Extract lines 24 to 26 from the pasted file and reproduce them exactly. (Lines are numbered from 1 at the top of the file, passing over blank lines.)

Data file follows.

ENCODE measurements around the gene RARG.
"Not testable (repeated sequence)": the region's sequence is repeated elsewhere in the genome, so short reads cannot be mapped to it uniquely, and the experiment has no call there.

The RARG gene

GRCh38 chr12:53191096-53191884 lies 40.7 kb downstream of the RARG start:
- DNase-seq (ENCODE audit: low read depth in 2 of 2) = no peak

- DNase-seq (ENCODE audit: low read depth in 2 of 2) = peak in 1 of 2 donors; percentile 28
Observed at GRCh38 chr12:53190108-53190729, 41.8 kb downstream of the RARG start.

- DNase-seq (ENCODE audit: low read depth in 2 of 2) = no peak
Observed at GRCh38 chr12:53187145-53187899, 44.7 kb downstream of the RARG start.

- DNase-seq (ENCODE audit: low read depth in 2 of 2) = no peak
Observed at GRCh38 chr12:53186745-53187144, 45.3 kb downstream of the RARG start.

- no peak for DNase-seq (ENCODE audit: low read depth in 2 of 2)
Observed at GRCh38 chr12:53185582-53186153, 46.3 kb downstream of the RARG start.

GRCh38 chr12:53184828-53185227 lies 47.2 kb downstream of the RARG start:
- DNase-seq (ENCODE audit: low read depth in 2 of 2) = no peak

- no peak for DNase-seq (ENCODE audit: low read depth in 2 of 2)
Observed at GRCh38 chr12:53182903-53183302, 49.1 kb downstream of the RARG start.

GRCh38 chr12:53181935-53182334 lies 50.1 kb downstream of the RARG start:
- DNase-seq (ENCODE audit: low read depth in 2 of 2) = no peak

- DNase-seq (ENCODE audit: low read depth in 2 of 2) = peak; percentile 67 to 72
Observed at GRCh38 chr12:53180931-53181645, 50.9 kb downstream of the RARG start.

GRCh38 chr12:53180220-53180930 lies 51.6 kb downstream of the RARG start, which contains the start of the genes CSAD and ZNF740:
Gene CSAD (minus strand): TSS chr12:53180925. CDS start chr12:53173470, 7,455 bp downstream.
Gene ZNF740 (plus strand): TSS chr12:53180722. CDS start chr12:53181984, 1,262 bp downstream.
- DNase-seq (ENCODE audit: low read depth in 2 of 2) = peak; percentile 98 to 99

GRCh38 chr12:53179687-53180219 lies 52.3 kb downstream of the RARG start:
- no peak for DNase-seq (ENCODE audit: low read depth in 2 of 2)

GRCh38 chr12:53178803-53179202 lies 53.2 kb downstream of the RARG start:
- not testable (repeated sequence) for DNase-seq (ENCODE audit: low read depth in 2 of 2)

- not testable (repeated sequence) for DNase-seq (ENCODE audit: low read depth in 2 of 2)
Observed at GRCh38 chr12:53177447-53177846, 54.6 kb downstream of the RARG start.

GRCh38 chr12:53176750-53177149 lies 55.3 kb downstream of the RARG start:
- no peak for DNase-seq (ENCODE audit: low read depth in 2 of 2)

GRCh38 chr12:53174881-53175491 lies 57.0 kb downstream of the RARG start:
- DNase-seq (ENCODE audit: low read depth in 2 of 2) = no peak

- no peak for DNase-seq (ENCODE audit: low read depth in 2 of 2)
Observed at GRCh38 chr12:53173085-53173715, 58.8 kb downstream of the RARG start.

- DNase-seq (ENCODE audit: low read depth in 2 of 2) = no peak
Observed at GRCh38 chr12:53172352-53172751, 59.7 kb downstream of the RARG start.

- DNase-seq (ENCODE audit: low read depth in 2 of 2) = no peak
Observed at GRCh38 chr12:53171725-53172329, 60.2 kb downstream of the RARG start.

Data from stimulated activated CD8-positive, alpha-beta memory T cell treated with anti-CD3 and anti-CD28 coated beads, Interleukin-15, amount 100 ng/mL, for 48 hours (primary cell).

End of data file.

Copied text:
Gene ZNF740 (plus strand): TSS chr12:53180722. CDS start chr12:53181984, 1,262 bp downstream.
- DNase-seq (ENCODE audit: low read depth in 2 of 2) = peak; percentile 98 to 99

GRCh38 chr12:53179687-53180219 lies 52.3 kb downstream of the RARG start: